Consider the following excerpt from an 18th-century novel, Cao Xueqin’s The Story of the Stone: «And now suddenly this Xue Bao-chai had appeared on the scene—a young lady who, though very little older than Dai-yu, possessed a grown-up beauty and aplomb in which all agreed Dai-yu was her inferior.» The one explicitly metacognitive term, «agreed,» contributes little to the sociocognitive complexity of this sentence, which is instead created by the irritated tone with which Dai-yu refers to her cousin («this Xue Bao-chai»: «一個薛寶釵») as well as by readers’ previous awareness of Dai-yu’s near-paranoid self-consciousness.
Teach less fiction, and only students whose parents encourage them to read it on their own will do well.
To understand what’s happening at this point in the story, students have to operate on at least the third level of sociocognitive complexity. Here is one possible way of mapping out nested mental states implied by the sentence: «The narrator wants his readers to realize that, whereas Dai-yu, insecure as she is, is certain that everyone considers her inferior to Xue Bao-chai, she might be misinterpreting their feelings.»
Making sense of Dai-yu’s thoughts thus exemplifies what Peskin and Astington call a «constructive, effortful process where the learner actively reorganizes perceptions and makes inferences»—a process that drives the acquisition of a rich vocabulary but is not driven by it. (A rich vocabulary is a symptom of sophisticated metacognitive thinking, not its cause.) Make no mistake, however: What yields this complex metacognitive reasoning is something as seemingly inconsequential as a story about lovesick teenagers narrated by a magic stone.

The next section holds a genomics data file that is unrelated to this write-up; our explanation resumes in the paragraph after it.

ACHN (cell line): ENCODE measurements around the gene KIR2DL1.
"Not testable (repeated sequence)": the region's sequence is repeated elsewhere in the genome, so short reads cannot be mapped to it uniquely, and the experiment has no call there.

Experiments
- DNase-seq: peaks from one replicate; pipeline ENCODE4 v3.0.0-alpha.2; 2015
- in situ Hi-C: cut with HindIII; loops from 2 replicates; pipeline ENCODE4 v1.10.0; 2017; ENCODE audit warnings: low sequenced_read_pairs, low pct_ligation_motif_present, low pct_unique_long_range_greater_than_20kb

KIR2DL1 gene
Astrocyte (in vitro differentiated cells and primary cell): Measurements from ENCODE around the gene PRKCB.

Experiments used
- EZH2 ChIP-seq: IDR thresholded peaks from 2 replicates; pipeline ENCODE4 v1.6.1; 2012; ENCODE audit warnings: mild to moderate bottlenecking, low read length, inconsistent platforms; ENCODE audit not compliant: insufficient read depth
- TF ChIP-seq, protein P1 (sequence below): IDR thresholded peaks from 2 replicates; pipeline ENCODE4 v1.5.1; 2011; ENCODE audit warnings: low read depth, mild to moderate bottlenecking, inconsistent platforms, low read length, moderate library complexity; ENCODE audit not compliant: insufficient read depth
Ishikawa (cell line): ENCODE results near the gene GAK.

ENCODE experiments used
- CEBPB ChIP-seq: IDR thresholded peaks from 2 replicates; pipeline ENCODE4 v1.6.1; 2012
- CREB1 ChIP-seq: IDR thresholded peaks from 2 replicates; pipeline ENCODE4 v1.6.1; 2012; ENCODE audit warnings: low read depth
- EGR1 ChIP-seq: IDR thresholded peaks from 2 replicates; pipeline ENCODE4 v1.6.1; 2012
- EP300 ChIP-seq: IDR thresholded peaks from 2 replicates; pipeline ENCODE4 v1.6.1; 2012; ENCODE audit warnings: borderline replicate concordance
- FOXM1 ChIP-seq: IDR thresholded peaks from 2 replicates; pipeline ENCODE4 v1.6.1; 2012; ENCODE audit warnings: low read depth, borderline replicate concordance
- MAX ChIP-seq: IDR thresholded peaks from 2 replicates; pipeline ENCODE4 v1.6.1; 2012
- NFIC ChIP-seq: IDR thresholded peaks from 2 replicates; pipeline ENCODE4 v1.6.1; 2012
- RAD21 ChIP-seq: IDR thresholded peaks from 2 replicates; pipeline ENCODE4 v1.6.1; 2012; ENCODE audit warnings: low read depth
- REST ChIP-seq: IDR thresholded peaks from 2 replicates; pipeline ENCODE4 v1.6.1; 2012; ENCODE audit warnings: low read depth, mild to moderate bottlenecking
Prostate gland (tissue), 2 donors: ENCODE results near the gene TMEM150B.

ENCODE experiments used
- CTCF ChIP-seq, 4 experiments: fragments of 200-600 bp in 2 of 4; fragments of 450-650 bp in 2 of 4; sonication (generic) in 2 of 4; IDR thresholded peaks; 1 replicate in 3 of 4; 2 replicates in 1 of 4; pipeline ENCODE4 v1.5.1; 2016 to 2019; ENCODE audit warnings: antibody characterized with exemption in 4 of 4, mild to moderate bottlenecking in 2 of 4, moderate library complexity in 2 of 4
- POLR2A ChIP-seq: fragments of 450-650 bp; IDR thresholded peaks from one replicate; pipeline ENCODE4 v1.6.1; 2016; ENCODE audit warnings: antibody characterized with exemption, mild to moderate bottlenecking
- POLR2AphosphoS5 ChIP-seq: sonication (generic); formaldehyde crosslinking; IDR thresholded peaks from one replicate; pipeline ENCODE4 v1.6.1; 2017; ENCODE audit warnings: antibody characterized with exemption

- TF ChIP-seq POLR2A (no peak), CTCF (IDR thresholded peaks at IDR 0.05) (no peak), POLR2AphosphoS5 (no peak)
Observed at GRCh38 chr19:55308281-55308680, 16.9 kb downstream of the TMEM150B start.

Of course, literary nonfiction may occasionally achieve third-level sociocognitive complexity. Moreover, a teacher discussing a piece of literary nonfiction may cause students to reorganize their perceptions—without piling up metacognitive vocabulary and thus doing the hard work for them. But the key word here is «occasionally.» If you want nonstop high-level sociocognitive complexity, simultaneous with nonstop active reorganization of perceptions and inferences, only fiction delivers. Teach less of it, and only students whose parents encourage them to read a lot of fiction on their own will still do well. The less fortunate others will end up with poor vocabularies and grades.
The decision to teach elementary and secondary students more literary nonfiction and less fiction will affect the future of higher education as severely as drastic budget cuts, yet more insidiously.
Literature professors will be the first to feel the pinch for, as more students with poor vocabularies come to college, their instructors will be tacitly pressured to assign even fewer pages of Cervantes, Fielding, and Morrison per week. The larger damage, however, won’t be easily quantifiable. If we define complexity in terms of metacognitive thinking, then reading less fiction on the grade- and high-school levels will decrease students’ capacity for complex thinking in all academic disciplines.
That capacity won’t miraculously rebound once students start college. We’ll never know what breakthroughs in ecology, biochemistry, economics, and neuroscience will not have happened because, for years before entering college, students will have been reading more informational texts and less fiction. Twenty years from now, who will take seriously the suggestion that we still don’t have a solution to this or that problem because our children haven’t been reading enough fiction in school? Yet in a world more complex than we appreciate, that may very well be the case.
Lisa Zunshine is a professor of English at the University of Kentucky and the author, most recently, of Getting Inside Your Head: What Cognitive Science Can Tell Us About Popul